His voice faded. He wasn’t here to talk me down. I began my slow descent: traversing back and forth across the hill and making large snowplow turns. A couple of times, I took off my skis and sidestepped down the steepest sections. It took me forty-five minutes to reach the bottom.

The ski chalet beckoned me, but I decided to try one more run.

I saluted the triple but headed over to the double, the chairlift that carried skiers to “wuss” green circle beginner hills and blue square intermediate runs. I skied toward the single’s line. My future.

Just before I reached the lift attendant, a voice called, “Hey, Lady, want a partner?” Runt, dressed in a red jacket and clashing orange ski pants, glided up beside me, grinning. His skis, scratched and dented, eased next to mine. We didn’t say anything as the chairlift scooped us up. Runt pulled down the safety bar, a precaution he had ridiculed when we were teens. He responded to my astonishment. “I’m not as dumb as I used to be.”

Leaning back and dangling my skis below the footrest, I studied the misshapen pines and craggy oaks lining the sides of the lift. The recent January ice storm had decimated the supple birches. Their trunks were cracked in half, ragged points bleeding to the sky, the upper halves corpses in the snow. Other birches doubled over with weighty burdens, their branches trapped in crusted ice.

Runt followed my gaze and broke the silence. “You seem a little edgy.”

“You mean doing the ski scene without Jimmy?”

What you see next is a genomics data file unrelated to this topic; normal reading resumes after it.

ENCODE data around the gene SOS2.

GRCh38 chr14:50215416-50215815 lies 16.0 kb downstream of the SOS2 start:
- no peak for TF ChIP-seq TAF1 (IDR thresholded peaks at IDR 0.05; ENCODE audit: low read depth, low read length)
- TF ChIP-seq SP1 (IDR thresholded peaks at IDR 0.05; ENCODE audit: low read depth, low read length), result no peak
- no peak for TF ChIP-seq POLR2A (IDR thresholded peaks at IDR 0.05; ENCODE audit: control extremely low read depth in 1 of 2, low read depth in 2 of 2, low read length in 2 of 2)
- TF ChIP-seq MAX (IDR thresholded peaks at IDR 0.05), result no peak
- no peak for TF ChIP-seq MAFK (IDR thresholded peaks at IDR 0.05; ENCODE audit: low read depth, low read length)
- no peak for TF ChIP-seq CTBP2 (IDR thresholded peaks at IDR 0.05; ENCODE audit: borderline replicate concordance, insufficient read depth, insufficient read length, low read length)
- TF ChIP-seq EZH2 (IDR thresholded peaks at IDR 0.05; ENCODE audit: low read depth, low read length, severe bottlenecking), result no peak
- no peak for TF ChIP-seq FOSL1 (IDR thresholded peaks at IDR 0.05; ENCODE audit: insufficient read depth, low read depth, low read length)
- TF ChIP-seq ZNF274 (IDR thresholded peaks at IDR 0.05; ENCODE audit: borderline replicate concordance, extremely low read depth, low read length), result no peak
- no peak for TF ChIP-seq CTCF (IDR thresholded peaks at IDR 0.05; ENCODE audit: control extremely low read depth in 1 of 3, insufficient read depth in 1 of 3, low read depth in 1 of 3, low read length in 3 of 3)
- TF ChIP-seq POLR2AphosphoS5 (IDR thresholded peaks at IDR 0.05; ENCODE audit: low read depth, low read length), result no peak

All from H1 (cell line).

“Yeah. I know it’s tough. But that doesn’t mean we shouldn’t come. When I think of him, I don’t have a problem thumbing my nose at my brother, who bulldozes through life and brags about every dollar he earns. And just maybe it was Jimmy’s spirit that gave you the courage to give your wandering husband the heave ho.”

“It’s funny, but I don’t really miss Richard. I guess I miss the feeling of being a couple, of being wanted by someone. But I never stop missing having Jimmy in my life.”

“You and me both. Everyday I miss him. Hell, Sally, I hate not being able to call him and crab about my brother. Jimmy always knew what to say. He made my problems shrink.” After a pause, he admitted, “I never told you, but I really envied you having Jimmy as a big brother.”

At the top of the lift, Runt lifted the bar, and we skied down a small incline. My heart lurched as I saw a black diamond sign hauling me into the previous run’s fiasco. Runt looked at me apologetically and muttered, “If you don’t mind, let’s take a few runs on the intermediate hills. I don’t have my ski legs yet.”